The war in the Middle East requires prompt maneuvers - whether it be the military maneuvers of Operation Desert Storm's ground assault into Kuwait and Iraq . . .

. . . or the opportunistic marketing maneuvers of U.S. entrepreneurs.With here-at-home sentiments of patriotism riding high, there's money to be made. Just follow a reverse line of command - Private Enterprise can command Major Profits from the General Public.

It started so simply - and so quickly. "Desert Storm" T-shirts and buttons became a staple. Stores reported short or depleted supplies of yellow ribbon. And those small U.S. flag patches that previously were limited to Scout uniforms have now become standard additions to the uniforms of many high school, college and professional athletic teams.

However, a bigger profit was in the cards, so to speak. Operation Desert Storm is making another on our pocketbooks - as trading cards. The Topps Trading Co. Inc. is now marketing Desert Storm cards, featuring color photos of military personnel, warplanes, battleships and armored vehicles.

You've seen the market for baseball, football and basketball cards and the ever-escalating prices, which can take off quickly and continue to soar over the years. Long after Saddam Hussein is no longer a mainstay of media reports, Desert Storm cards will be tucked away in protective plastic sleeves, in cardboard boxes or in glass display cases at card shops.

One Orem card shop celebrated its new-location by opening last weekend with the Desert Storm cards as its featured door prize - one pack given free to each of the first 40 customers. By mid-afternoon, the shop had sold out of its remaining supply of the cards.

How hot of a commodity are the Desert Storm cards right now? Single packs - composed of eight cards and a sticker card - are selling at select stores for $1 to $1.50 each. Complete Desert Storm sets - 88 cards and the 10 sticker cards - can be purchased for $25 each.

The values of individual cards vary, since the cards are relatively new and there is no monthly pricing like the price listings for sports cards. But kids and serious collectors are already starting to pick out some favorites.

The first card of the Desert Storm set is "The Commander in Chief" - this is the George Bush card, the set's most sought-after card that commands prices as high as $4 each. Ironically, the "rookie card" of Bush, who is the highest-ranking individual of the U.S. armed forces, is still a bargain compared to that of one U.S. Navy lieutenant by the name of David Robinson, whose 1989-90 NBA rookie card is currently listed at $30.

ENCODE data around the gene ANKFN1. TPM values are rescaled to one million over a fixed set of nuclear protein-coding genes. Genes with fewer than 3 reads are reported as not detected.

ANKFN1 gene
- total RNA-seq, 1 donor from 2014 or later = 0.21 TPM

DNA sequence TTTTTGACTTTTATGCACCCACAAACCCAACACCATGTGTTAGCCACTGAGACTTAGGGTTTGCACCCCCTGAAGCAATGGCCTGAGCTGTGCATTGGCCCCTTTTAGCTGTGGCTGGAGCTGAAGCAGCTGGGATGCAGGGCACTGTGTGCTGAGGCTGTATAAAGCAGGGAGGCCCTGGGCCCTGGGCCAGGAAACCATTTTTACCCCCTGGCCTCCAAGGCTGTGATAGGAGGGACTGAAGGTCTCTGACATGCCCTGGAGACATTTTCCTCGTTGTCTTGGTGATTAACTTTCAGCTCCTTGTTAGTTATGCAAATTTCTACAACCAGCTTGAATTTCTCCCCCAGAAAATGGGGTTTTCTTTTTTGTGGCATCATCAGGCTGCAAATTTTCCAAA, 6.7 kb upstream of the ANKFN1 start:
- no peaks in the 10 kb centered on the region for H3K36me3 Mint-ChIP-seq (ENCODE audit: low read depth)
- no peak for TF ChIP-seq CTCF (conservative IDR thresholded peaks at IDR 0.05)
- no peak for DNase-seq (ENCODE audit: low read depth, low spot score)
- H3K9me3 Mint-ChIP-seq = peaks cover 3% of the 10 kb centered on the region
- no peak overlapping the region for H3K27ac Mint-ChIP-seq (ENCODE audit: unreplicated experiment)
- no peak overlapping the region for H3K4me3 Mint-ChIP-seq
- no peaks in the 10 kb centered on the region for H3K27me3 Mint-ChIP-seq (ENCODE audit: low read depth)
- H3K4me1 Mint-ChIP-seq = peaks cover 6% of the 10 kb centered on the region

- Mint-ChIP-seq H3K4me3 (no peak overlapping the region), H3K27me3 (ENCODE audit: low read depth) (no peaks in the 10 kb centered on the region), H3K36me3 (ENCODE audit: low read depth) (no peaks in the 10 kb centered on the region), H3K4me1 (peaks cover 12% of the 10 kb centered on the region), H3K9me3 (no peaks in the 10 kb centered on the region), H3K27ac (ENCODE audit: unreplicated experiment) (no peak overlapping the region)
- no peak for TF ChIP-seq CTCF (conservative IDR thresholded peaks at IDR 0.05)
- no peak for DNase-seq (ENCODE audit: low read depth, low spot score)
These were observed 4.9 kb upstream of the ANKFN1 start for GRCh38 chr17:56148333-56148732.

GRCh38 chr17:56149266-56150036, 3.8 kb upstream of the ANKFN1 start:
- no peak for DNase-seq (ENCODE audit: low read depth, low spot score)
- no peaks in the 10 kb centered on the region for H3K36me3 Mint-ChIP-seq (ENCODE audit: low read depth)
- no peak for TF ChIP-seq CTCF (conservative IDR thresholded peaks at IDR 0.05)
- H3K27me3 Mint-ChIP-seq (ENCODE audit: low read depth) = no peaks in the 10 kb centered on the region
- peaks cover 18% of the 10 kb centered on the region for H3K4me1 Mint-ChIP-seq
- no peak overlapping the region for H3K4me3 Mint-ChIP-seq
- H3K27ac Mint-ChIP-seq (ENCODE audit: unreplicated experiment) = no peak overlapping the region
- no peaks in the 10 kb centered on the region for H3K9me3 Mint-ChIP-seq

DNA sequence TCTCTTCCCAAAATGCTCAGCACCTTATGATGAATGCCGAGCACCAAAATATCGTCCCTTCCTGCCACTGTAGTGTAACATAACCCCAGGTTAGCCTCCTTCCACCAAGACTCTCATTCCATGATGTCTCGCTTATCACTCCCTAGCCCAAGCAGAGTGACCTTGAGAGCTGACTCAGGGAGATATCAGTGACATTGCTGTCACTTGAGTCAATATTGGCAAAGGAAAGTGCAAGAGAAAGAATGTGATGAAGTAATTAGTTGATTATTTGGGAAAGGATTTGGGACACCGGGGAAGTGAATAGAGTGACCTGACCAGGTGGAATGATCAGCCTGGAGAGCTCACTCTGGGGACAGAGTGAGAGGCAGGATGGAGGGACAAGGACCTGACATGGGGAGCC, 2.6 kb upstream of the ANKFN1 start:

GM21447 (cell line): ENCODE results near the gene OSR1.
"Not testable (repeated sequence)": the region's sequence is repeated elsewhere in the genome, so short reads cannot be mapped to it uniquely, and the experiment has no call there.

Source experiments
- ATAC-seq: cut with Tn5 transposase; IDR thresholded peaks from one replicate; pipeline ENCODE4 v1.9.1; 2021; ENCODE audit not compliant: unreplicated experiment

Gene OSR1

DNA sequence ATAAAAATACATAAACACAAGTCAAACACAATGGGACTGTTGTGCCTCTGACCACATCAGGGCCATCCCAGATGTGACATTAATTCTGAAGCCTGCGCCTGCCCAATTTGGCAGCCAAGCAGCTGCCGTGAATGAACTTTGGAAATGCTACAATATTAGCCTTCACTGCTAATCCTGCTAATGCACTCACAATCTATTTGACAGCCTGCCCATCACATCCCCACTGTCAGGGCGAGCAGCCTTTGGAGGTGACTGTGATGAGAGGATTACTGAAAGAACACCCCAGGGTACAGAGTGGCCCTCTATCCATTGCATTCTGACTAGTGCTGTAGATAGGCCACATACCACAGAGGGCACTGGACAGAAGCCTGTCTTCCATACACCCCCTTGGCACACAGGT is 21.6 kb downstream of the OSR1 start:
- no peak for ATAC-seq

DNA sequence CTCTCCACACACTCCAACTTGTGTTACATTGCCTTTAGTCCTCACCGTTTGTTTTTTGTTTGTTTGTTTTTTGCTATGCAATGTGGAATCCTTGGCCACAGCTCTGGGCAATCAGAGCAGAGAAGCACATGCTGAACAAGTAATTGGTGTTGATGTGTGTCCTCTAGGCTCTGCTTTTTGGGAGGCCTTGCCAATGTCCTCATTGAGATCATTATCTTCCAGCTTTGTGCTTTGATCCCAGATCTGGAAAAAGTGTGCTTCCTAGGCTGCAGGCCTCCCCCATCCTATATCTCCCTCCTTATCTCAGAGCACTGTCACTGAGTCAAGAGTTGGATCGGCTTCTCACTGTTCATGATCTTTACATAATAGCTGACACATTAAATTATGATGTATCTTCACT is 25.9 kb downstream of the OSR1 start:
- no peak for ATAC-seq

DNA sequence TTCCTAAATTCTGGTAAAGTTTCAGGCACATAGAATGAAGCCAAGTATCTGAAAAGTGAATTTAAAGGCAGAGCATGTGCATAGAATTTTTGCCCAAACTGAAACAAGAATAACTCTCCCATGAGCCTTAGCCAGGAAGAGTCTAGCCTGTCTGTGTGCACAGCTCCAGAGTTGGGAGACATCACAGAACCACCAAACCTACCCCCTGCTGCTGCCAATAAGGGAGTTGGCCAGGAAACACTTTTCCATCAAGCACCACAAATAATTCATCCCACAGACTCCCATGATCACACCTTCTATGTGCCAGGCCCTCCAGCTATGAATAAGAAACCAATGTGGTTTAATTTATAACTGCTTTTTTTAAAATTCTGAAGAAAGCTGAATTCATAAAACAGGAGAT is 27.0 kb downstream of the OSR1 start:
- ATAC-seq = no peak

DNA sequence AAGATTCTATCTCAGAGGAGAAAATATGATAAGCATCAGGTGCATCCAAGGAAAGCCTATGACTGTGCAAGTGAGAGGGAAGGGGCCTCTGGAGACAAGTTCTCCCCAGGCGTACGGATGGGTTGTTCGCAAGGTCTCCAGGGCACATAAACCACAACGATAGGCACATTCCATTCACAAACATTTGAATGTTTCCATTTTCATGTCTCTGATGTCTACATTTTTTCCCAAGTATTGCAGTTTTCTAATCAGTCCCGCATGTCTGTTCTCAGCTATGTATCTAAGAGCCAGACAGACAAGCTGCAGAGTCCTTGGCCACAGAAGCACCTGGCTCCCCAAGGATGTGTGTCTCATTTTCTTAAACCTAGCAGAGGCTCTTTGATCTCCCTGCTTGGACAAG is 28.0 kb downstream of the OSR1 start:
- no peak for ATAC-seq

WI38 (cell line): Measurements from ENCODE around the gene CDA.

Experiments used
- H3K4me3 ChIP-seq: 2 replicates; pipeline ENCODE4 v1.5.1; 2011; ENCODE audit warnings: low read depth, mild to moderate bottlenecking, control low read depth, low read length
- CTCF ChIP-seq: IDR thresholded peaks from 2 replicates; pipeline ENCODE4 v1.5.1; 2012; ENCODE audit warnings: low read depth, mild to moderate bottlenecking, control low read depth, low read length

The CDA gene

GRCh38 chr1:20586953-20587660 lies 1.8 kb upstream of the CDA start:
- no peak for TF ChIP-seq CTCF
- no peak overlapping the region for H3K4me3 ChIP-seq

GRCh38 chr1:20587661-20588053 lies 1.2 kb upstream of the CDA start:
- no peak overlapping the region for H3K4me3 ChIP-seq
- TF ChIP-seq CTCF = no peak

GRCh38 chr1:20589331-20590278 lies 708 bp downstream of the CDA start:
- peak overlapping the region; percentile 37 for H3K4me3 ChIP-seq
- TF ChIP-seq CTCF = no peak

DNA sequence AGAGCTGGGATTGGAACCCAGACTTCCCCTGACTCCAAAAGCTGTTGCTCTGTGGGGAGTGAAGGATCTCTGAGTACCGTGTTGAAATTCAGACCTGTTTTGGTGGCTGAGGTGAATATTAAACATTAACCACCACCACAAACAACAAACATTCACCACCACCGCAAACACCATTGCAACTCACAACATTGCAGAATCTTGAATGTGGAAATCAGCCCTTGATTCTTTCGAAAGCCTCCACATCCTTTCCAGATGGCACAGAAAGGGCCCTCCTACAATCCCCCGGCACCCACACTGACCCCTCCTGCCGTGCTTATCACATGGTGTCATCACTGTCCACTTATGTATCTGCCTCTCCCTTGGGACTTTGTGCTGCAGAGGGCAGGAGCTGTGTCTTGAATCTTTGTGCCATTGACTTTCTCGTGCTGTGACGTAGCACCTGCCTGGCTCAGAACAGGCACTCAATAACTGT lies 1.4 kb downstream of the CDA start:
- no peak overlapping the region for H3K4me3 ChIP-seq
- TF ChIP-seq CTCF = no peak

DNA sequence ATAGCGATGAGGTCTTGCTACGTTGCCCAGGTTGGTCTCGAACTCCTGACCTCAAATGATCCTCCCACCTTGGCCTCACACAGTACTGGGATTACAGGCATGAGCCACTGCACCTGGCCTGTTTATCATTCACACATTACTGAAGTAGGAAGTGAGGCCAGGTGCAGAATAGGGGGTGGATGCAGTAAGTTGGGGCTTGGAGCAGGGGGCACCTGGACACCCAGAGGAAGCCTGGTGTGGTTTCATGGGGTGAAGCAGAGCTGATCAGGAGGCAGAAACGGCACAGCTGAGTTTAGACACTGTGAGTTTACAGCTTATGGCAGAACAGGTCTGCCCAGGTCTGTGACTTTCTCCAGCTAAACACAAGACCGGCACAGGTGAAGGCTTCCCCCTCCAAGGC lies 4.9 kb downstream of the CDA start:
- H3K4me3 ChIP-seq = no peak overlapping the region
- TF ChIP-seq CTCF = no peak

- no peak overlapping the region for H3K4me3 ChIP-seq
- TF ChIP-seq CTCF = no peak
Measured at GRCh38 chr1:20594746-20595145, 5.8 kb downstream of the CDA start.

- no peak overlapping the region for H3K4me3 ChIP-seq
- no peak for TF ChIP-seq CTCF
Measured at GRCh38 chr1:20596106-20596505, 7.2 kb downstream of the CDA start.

Another Desert Storm card attracting nearly as much attention as the Bush card is "The Patriot Missile." Unlike football cards for players of an NFL team by the same name, this is one Patriot card worth collecting.

Reaching the $1 value are a couple of other cards of note - the Scud missile and the Gen. Norman Schwarzkopf cards. Also big are the U.S. flag and the Desert Storm shield sticker cards.

Other card subjects range from F-18 Hornet jets to M1A1 Abrams battle tanks, from the U.S.S. Wisconsin to a gas mask, and from helicopters in descriptions - of individual leaders, armament, equipment and various member nations of the coalition.

Card values increase with elements of importance or intrigue - perhaps the card subject is a mega-bucks superstar, a two-sport athlete, a prized rookie or a future Hall of Famer. Be it fact or fiction, be it fad or fable, even the Desert Storm cards reportedly have their own element of intrigue.

One card-shop clerk explained to a customer last weekend that the Pentagon had asked Topps to hold off sales of the cards until March 15, at which time the cards could be simultaneously released to troops in Saudi Arabia as well as patrons in the United States. But as the Desert Storm cards were being shipped overseas, a number of cases were reported as missing - about the same time as cases were being advertised on the card dealers' networks.

Continuing the sales pitch, the sales clerk said that the customer was purchasing Desert Storm cards that essentially don't exist, since they aren't to be officially released for another three weeks.

Three weeks - that's plenty of time for even non-official Bush and Patriot missile cards to increase in value.